OVPL Summary, Take 3

Alex Bligh alex at alex.org.uk
Sun Sep 18 11:57:49 UTC 2005

--On 17 September 2005 21:57 -0700 Ben Tilly <btilly at gmail.com> wrote:

> The concern that I saw is that the OVPL allows the ID to go on
> "fishing expeditions", making requests of people just to see what
> you'll find.  I haven't been following closely enough to see whether
> this has been addressed.

The response was (in brief form):
1.In any reciprocal license (i.e. where it is conditional on the licensee
  performing meaningful obligations), the licensor can "go on a fishing
  trip" - e.g. under the GPL the licensor can say "we have reason to believe
  you have distributed a binary without accompanying it with source and
  without making source publicly available"; the licensor cannot prove
  this WITHOUT going on a fishing trip. But fishing trips are expensive,
  especially where there is no contractual right to such information (i.e.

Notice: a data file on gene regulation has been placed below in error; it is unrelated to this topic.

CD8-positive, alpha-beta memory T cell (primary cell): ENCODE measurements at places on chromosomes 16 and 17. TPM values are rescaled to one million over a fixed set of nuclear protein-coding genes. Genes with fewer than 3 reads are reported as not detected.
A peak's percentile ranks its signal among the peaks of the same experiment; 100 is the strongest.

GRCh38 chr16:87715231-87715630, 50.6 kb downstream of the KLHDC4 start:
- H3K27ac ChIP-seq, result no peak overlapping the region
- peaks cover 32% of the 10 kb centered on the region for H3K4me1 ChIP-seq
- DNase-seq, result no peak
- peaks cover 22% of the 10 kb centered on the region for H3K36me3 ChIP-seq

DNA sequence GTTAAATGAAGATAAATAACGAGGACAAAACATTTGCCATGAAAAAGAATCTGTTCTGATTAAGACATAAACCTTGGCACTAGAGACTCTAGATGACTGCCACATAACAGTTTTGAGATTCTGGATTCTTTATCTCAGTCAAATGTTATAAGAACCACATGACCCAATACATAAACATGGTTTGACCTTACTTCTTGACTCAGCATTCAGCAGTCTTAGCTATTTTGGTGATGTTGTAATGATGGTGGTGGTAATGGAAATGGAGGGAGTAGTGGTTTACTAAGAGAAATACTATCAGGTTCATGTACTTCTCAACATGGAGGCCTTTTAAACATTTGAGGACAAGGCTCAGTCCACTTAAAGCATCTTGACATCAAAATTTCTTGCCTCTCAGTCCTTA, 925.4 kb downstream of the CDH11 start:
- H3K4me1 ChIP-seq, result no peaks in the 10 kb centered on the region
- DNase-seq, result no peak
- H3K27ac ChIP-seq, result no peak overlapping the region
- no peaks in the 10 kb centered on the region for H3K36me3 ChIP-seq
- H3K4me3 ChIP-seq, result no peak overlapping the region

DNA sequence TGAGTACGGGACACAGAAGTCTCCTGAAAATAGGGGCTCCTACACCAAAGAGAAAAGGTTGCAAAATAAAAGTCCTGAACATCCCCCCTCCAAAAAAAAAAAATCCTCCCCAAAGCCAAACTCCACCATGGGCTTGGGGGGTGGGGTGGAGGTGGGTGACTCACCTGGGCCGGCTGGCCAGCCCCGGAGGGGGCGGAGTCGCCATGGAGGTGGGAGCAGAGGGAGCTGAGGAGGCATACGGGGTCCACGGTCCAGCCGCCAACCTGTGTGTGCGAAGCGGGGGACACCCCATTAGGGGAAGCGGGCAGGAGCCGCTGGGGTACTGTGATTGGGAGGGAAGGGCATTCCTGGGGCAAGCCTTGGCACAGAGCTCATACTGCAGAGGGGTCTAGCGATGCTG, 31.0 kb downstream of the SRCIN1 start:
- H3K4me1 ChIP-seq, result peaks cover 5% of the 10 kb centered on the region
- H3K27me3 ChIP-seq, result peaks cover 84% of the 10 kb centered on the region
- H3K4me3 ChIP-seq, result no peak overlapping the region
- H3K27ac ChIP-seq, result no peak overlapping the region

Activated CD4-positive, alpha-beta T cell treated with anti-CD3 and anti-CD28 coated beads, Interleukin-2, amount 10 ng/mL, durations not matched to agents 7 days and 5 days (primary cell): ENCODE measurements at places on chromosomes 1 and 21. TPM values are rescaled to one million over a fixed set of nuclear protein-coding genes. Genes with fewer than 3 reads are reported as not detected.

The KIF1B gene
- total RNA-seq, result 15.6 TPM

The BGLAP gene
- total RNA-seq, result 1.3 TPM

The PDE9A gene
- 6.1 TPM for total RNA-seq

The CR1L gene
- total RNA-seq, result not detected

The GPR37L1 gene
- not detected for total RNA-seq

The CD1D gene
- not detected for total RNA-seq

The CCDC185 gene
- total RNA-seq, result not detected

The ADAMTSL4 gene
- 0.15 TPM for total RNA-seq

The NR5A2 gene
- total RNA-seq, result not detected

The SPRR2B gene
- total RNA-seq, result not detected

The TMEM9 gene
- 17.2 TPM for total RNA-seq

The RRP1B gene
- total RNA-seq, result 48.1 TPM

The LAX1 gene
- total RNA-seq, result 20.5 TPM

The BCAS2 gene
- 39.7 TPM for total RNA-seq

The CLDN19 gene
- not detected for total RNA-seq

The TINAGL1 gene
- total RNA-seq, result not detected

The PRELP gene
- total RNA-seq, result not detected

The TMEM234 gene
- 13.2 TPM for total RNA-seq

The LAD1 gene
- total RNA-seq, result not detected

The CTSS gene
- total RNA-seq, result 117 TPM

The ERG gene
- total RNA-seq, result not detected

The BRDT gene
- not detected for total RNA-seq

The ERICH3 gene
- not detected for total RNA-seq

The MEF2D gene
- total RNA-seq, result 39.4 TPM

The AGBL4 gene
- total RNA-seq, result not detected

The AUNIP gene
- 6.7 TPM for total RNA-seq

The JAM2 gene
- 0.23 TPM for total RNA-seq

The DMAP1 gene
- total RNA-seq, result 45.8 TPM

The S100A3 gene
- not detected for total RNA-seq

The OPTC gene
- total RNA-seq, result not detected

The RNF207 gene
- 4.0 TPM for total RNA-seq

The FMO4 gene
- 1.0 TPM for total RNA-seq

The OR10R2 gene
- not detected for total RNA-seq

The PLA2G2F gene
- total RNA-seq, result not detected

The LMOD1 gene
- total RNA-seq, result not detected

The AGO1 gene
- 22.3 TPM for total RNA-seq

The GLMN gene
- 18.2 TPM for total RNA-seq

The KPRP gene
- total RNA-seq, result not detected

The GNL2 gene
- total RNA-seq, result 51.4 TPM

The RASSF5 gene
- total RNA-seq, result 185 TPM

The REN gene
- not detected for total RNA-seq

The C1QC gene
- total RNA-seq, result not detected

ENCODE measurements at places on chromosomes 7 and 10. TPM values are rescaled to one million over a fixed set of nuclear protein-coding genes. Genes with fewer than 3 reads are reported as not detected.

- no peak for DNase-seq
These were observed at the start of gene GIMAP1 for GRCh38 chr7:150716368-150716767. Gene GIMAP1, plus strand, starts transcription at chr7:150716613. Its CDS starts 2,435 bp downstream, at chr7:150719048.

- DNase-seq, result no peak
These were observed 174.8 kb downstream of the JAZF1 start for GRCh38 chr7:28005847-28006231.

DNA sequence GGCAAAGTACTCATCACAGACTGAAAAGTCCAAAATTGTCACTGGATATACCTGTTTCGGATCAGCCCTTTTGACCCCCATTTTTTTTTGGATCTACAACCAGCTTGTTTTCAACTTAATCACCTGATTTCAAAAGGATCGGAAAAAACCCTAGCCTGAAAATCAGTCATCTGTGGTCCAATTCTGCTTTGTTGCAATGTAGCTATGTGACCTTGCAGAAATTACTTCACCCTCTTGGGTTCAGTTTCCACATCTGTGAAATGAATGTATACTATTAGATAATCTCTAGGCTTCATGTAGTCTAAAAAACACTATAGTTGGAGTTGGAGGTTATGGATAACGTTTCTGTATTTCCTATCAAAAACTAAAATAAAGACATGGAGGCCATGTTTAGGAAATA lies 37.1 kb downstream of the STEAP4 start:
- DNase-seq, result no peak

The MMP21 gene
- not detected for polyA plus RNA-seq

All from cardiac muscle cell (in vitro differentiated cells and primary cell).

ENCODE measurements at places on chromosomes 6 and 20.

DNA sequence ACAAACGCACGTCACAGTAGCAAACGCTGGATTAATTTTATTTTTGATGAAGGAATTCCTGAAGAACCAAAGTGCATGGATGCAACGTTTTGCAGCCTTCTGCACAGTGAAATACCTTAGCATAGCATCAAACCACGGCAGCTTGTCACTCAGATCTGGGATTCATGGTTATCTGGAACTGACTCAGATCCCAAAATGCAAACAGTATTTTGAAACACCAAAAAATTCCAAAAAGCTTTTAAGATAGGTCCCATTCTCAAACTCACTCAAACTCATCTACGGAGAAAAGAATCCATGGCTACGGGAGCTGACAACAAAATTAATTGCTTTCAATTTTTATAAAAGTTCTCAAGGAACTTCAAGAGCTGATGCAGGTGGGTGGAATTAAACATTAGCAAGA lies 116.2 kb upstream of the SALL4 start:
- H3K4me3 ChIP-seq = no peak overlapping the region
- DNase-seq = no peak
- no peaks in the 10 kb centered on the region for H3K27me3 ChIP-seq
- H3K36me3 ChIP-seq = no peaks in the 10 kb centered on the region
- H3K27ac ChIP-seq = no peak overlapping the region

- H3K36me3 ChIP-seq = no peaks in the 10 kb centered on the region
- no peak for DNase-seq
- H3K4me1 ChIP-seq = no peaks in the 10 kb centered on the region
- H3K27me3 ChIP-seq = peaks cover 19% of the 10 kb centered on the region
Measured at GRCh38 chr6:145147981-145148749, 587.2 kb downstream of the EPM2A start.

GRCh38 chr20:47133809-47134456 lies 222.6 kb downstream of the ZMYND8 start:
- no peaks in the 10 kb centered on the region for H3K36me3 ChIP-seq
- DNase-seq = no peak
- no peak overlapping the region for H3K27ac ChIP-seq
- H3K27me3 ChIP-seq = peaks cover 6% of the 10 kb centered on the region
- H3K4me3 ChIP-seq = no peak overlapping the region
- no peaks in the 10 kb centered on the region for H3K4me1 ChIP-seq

they are setting out to prove breach of contract / license term
  necessarily without the information sufficient to show this). The OVPL
  is no worse in this respect: in both instances the compliant licensee
  can happily ignore the fishing trip.
2.The new "fishing trip" opportunity is 3.3 (the license back). Such a
  fishing trip can never find anything where no works are selectively
  distributed (i.e. where everything that is distributed is also made
  generally publicly available), or where anything that is selectively
  distributed is subsequently made generally publicly available (provided
  a date for distribution is given). So a fishing trip can be ended either
  by responding "we have not selectively distributed" or (as the case
  may be) simply by saying "look, it's all on that FTP server over there -
  it may not have been before, but it is now".  Now OF COURSE the ID
  may not believe that, but the licensor may not believe the licensee
  has complied with any term under any other license (see (1) above).


More information about the License-discuss mailing list